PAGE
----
In fact, sometimes I joked, since I did youth ministry a lot, that if you wanted to know the richest kids in the suburbs, they look the poorest -- they're the punk kids, the Goth kids. There is a healthy suspicion of the American dream. I'm not sure the world can afford the American dream. The average person in the U.S. is consuming the same amount as 500 Africans. If we're really pursuing the idea of loving our neighbor as ourselves, it causes us to redefine how we consume and how we live in the world.

That's what's happening. A generation is growing up that knows about the invisible children in Uganda. They know about Haiti and Zimbabwe and the places that are in deep crisis. Everyone is always talking about how the mainline congregations are dying. I really believe that if we lose a generation, it's going to be because we didn't dare them to really read the gospel in light of the world we live in, and read the world we live in, in light of the gospel and allow it to affect them. If we don't give them opportunities to engage the world beyond a short-term mission trip in the summer, then they're going to join AmeriCorps and Teach for America -- things that are great programs but are not distinctively Christian.

Where do you think the progressive Christian movement really has something to contribute to the life of the church as a whole in America?

I hope that the progressive Christian community can offer the general public civil dialogue, and even the humility to admit that we might be wrong on some things; to be good listeners, and to be known not just for what we're against, but for what we're for. One of the things that I am a real critic of is the way that liberals and conservatives both can have really great ideologies and still be mean and pretentious. One of the things that I would emphasize is that just as important as being right is being nice. Young people are especially suspicious of people who have all the "right" answers, because all the "right" answers haven't worked so far. So I think progressive Christians should model the humility to ask the good questions and to be good listeners.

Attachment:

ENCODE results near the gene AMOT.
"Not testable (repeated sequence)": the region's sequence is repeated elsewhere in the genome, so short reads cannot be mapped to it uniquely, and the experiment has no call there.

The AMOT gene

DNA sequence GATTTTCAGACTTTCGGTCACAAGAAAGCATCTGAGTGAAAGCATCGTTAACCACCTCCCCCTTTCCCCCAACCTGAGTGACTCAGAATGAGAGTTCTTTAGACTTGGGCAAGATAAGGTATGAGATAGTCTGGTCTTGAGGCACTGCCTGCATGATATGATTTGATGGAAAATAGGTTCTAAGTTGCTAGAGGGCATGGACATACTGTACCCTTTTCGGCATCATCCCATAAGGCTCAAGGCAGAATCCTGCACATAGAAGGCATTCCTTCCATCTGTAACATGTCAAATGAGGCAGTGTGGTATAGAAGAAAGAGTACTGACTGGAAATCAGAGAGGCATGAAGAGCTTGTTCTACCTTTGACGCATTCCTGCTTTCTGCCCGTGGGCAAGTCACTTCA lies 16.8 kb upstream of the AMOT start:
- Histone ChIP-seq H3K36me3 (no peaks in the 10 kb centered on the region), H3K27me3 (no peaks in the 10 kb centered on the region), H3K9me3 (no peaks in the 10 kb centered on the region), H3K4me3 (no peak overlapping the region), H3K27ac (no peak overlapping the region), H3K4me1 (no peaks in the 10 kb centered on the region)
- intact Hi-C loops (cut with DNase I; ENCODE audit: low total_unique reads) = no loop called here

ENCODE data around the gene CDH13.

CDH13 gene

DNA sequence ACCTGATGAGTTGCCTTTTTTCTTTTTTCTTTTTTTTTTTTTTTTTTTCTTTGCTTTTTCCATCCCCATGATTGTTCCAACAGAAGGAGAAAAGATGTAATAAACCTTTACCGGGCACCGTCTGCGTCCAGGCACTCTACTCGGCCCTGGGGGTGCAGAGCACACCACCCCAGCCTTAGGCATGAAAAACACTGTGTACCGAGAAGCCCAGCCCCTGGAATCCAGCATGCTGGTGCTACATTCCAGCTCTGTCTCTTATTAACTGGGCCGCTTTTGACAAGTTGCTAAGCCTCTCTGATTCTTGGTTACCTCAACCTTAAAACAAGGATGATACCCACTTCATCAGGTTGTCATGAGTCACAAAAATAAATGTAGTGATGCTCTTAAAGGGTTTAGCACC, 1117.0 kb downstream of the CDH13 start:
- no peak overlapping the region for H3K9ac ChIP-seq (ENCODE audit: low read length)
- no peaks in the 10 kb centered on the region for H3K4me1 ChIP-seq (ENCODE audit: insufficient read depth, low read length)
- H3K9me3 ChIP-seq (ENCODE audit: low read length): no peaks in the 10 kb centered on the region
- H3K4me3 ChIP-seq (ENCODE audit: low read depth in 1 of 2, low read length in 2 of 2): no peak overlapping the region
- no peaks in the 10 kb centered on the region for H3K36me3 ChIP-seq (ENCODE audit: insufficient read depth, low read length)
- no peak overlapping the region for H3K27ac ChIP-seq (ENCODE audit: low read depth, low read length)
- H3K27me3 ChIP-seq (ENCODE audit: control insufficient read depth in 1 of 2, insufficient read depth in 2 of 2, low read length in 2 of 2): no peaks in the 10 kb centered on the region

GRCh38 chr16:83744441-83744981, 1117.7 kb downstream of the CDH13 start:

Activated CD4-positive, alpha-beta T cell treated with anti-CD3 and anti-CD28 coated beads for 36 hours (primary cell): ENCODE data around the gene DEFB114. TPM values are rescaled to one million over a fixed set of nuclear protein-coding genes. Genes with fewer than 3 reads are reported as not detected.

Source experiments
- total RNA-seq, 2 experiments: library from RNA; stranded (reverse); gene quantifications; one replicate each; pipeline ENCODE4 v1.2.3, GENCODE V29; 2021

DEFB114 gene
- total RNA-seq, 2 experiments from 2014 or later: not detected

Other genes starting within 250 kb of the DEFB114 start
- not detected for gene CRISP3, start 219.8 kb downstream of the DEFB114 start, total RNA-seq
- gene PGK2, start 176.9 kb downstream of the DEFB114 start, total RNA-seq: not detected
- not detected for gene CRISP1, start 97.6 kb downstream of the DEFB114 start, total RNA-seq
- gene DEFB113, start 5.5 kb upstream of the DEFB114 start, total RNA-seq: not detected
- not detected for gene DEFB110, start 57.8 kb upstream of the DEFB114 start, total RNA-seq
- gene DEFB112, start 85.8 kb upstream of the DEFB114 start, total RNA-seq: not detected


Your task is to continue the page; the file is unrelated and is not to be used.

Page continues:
Let's imagine that you are a character in The Screwtape Letters, and you wanted to derail the New Monastic movement. How would you do it? What are its weak points, its temptations?

If I were trying to derail it, I suppose the first thing I would do is try to get it to become infatuated with itself, and to become narcissistic enough to implode on itself, so that the movement becomes more important than loving neighbors. If that didn't work, then I would probably try to settle for New Monasticism having the spirit of monasticism without the forms of it, or the rigor of it, so that it's almost like Cliff Notes: you get the essence of it, but not really, and the movie's nothing like reading the book. So, having something where it looks like it, but it's really more of a counterfeit revolution than the real thing.

Are you concerned about a growing rift between Evangelicals Left and Right?

I don't see that the rift is growing. What I see in the middle of all the mess, in post-religious-right America, are folks who don't easily fit into the containers having really civil dialogue with each other. I've been in conversations with folks like Jim Bailey at Focus on the Family and others; I have very optimistic hopes for where those friendships can lead. I see people being very careful to be self-critical and try to get the log out of their own eye rather than picking on the speck in someone else's. I think that some of my friends who would be more on the left on a lot of issues are some of the first folks to critique their own -- like the Democrats or others.